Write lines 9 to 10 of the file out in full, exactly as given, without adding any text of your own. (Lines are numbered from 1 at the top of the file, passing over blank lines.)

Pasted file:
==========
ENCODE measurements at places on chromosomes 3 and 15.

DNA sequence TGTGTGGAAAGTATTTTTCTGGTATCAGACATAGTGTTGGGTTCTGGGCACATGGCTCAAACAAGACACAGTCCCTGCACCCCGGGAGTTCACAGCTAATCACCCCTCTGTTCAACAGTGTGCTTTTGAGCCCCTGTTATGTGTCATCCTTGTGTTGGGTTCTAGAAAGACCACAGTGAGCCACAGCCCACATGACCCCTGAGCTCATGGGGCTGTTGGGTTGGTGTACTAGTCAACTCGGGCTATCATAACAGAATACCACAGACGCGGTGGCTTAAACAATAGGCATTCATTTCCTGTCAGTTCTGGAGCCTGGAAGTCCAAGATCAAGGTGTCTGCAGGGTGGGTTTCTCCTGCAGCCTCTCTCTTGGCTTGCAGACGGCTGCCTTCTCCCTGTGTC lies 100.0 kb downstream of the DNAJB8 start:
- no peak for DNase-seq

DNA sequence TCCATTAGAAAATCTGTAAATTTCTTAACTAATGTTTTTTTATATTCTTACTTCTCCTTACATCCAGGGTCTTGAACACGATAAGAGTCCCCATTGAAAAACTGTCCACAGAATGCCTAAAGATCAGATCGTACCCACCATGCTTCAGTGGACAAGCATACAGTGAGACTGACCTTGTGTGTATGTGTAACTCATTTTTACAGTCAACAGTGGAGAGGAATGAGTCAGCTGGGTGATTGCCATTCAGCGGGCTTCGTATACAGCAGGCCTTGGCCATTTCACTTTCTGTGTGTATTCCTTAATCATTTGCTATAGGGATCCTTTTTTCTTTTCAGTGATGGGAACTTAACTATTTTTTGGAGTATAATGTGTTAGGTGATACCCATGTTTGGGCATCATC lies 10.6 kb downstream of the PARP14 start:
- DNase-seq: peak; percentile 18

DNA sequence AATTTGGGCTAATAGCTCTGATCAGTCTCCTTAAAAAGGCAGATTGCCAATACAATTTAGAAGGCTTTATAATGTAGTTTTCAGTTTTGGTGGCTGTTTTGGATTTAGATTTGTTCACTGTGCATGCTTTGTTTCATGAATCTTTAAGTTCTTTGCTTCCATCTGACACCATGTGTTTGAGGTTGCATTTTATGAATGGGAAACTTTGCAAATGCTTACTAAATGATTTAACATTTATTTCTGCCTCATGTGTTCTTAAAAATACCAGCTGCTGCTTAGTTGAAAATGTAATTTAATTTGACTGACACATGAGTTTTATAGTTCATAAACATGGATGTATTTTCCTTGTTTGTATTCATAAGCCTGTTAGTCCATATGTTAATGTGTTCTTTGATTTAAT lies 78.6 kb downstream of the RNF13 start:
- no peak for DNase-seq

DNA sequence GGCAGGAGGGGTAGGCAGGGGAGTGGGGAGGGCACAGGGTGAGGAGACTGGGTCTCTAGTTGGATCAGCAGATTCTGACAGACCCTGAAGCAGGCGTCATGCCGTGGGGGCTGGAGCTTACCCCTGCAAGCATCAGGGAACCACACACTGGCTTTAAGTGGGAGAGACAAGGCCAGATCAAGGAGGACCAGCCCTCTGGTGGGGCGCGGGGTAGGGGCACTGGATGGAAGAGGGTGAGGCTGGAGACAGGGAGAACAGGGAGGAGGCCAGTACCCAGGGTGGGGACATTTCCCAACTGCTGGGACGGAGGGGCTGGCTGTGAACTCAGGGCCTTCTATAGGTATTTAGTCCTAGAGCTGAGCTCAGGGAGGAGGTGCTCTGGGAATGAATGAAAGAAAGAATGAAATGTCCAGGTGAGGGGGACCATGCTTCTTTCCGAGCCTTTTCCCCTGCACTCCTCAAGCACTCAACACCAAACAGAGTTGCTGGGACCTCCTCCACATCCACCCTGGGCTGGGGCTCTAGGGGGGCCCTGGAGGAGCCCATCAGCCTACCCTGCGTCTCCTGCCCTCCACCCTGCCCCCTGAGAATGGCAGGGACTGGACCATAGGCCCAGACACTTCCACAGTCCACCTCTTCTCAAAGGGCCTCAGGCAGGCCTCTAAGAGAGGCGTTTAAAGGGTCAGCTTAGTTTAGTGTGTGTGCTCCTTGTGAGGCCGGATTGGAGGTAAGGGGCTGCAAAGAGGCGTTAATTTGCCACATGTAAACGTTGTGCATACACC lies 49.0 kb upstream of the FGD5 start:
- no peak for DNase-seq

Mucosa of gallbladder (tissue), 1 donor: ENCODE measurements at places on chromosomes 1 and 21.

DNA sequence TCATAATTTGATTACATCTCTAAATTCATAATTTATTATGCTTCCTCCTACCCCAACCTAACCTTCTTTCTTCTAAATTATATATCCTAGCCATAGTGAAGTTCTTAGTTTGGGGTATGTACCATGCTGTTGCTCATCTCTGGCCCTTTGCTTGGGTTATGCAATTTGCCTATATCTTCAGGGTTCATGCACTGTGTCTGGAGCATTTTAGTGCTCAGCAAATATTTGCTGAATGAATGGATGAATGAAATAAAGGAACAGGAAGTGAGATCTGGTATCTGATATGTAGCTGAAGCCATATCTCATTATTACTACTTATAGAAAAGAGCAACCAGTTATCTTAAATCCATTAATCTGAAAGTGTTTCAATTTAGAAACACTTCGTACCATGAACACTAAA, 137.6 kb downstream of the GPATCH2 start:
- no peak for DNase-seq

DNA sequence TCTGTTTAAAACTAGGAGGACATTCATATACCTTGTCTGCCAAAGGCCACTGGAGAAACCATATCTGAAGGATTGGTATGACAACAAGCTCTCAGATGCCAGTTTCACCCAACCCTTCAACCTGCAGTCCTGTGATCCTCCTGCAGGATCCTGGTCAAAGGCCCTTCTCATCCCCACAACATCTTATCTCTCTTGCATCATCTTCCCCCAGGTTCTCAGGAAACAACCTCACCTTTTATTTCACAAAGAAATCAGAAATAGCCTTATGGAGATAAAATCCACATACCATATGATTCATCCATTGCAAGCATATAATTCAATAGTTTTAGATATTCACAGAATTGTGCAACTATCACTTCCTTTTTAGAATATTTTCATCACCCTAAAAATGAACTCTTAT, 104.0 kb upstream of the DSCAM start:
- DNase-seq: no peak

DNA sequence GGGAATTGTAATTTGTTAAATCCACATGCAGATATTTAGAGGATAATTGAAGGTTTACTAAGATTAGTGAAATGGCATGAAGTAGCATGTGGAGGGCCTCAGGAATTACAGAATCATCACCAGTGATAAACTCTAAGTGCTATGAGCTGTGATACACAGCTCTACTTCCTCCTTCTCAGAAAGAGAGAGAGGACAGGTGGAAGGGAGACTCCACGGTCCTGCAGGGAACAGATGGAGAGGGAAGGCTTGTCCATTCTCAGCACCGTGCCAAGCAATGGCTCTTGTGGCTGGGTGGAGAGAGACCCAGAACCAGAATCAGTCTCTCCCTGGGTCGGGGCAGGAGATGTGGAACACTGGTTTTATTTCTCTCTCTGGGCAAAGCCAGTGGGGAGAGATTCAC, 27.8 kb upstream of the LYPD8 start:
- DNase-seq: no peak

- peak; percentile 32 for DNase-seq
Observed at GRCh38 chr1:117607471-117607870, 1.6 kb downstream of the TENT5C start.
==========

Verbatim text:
- no peak for DNase-seq

Mucosa of gallbladder (tissue), 1 donor: ENCODE measurements at places on chromosomes 1 and 21.